Tax rate discussion
District 3 Councilman John Kinnaird said there were too many unknown economic factors tied to the ongoing pandemic for him to agree to a tax rate cut.
“It is the fact that with the uncertainty on [property tax], the uncertainty surrounding sales tax, how the world will look over the next year, the fact that property valuations in economic recessions and situations like this normally… the real economic impact in the numbers really lag a year or two,” he said.
Kinnaird said there’s also too much uncertainty over what decisions the state Legislature will make next year regarding local taxes.
District 4 Darius Ewing said he was undecided on a tax rate cut, but there’s little point in cutting the tax rate arbitrarily only to raise it even more next year.
“I think there’s a lot of validity in keeping things as is, given the uncertainties going forward,” Ewing said. “But I also am pretty firmly against making decisions based on what will happen in the next six to 12 months, rather than looking forward past that.”
District 1 Councilwoman Andrea Barefield compared Waco’s situation to that of other cities, pointing out no staff positions or services have been cut as part of the new budget.
“Waco is sitting in a far better spot because of the fiscal conservativeness that previous councils have had and do have … and the skills of our finance team,” Barefield said. “That’s a good thing.”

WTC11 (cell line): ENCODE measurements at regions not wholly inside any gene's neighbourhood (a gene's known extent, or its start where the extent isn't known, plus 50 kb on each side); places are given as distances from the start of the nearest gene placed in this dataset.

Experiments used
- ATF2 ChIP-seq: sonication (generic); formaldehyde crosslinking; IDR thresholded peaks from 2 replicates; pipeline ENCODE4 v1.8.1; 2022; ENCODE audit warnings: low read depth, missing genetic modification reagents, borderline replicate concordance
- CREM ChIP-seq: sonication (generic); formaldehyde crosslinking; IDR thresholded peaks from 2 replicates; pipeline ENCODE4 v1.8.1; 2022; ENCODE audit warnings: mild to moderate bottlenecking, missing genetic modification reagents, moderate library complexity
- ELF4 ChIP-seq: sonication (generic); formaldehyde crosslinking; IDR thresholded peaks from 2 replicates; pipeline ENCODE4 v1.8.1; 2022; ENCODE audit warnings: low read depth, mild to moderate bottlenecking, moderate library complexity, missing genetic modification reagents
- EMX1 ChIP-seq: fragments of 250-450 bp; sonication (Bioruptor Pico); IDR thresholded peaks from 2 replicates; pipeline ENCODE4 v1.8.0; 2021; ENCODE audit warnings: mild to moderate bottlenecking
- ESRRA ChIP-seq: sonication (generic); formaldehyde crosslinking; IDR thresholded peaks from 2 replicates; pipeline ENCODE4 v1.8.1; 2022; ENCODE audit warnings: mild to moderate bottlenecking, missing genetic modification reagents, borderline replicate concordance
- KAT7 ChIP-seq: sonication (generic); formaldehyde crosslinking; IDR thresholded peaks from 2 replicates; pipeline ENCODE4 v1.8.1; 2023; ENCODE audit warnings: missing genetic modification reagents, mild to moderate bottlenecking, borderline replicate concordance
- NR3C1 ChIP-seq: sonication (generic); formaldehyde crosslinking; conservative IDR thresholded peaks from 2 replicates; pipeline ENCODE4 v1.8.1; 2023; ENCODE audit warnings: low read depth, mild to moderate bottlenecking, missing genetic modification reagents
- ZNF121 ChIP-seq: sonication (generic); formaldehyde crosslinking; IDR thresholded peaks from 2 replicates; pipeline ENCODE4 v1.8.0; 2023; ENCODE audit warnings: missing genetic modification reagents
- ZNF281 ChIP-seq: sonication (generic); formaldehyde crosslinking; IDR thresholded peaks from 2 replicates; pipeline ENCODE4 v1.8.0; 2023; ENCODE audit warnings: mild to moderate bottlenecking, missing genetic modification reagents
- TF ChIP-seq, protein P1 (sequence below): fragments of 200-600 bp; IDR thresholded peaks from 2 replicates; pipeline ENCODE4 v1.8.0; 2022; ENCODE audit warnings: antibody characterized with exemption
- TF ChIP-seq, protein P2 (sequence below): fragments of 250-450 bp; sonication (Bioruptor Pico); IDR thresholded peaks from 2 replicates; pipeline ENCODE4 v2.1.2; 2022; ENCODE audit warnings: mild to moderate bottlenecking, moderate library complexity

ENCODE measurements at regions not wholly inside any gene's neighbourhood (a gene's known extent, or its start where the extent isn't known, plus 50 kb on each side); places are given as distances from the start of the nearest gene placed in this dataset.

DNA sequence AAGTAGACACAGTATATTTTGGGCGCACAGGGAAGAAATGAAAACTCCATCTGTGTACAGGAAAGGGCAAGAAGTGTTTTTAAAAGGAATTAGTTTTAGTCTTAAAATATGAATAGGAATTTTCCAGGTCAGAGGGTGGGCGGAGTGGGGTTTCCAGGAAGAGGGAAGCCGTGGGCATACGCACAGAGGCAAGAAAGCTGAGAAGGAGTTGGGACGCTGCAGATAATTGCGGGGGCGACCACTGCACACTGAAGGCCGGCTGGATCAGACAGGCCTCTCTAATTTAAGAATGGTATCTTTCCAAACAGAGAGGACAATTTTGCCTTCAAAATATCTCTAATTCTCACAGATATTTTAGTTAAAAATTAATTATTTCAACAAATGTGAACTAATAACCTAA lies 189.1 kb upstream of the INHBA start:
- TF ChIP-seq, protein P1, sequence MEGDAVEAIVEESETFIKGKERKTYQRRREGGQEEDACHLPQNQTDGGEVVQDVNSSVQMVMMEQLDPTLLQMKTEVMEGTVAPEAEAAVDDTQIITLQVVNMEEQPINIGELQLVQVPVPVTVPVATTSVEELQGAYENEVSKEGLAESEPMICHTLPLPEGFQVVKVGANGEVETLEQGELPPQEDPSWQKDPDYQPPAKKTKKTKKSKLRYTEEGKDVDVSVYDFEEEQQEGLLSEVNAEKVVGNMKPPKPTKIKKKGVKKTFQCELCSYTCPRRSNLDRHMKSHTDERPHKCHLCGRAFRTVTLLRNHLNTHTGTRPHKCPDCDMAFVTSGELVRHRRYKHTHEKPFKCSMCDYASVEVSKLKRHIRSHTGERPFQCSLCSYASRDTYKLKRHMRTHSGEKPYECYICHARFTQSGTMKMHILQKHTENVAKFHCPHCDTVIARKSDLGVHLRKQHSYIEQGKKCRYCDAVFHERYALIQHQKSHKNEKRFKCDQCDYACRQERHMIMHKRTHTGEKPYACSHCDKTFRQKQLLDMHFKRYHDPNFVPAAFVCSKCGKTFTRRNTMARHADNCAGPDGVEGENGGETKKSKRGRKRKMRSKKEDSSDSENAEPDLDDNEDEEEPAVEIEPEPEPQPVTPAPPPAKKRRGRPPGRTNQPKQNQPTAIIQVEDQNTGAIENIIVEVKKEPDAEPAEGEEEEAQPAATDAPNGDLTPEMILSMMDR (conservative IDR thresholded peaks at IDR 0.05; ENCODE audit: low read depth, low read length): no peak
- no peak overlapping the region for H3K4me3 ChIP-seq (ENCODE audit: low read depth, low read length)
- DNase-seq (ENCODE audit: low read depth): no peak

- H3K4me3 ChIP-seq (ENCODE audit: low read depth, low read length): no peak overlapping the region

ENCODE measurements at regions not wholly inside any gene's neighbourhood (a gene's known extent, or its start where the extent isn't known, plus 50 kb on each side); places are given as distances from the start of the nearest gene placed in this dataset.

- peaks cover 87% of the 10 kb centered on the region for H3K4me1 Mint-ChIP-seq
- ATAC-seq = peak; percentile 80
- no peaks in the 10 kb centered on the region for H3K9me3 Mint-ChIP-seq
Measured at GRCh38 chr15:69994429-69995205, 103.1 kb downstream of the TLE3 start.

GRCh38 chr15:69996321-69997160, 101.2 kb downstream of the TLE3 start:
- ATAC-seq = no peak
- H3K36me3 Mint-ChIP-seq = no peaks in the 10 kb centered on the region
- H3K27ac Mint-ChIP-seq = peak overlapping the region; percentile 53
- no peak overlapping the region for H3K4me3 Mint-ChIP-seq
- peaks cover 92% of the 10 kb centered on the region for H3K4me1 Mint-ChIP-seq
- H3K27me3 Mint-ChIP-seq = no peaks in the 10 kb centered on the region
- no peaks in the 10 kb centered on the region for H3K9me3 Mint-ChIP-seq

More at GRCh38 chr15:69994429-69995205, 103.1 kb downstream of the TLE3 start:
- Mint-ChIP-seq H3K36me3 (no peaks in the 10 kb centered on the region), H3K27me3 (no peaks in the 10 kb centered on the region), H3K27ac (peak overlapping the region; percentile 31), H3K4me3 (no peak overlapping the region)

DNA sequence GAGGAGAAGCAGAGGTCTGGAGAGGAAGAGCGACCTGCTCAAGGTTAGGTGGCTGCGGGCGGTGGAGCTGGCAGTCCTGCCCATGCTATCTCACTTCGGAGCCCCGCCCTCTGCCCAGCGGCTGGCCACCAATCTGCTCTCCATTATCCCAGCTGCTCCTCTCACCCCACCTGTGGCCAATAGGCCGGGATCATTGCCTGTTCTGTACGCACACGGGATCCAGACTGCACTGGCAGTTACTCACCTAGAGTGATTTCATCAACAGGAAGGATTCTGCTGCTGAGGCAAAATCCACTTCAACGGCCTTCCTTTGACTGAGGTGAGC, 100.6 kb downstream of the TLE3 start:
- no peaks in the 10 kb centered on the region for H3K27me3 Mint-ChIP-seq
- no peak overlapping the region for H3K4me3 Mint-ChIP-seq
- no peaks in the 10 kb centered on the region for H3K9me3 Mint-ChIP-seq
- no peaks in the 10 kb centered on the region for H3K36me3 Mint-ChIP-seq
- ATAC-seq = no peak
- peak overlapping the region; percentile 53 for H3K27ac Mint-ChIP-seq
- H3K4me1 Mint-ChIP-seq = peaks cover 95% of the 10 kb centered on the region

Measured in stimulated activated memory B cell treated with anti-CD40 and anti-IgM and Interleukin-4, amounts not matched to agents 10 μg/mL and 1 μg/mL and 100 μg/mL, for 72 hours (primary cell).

She said a minimal tax cut or adjustment would be too risky during an uncertain year and wouldn’t make enough of a tangible, long-term difference to homeowners.
Waco Mayor Kyle Deaver said he agreed with Kinnaird and Barefield, and that he’d have a “very hard time” supporting a nominal tax cut.
The city is projecting $473 million in revenue for fiscal year 2021, more than the $454 million projected for fiscal year 2020, which ends Sept. 30. Expenditures are projected to come to $500 million, an increase over the $492 million projected for 2020.
Cain said there has been a sharp drop in attendance at the city’s tourist staples such as the Waco Mammoth National Monument, the Texas Ranger Museum and Hall of Fame, Cameron Park Zoo and the Waco Convention Center. Revenue is down 15% at the zoo at 20% at the convention center.
“In addition to retail and restaurant impacts, COVID-19 has also negatively impacted tourism in Waco as we all know,” Cain said.
The new budget marks the first time in nine years the city’s roughly 1,600 employees will not receive a raise. Cain said employees might receive a mid-year salary adjustment if sales tax revenue can support it.
The proposed budget would also add:
- Seven full-time Waco Police Department employees for the city’s new $1.5 million community policing initiative
- Two full-time information technology employees,
- Two full-time employees for a new management development program intended to bring recent graduates into the city government,
- A full-time employee to oversee a new neighborhood development initiative,
- A full-time employee to oversee a new equity initiative,
- $315,196 more in funding for parks and recreation,
- New water rates that charge heavy users a higher rate, and
- A 50-cent price increase for admission to Cameron Park Zoo.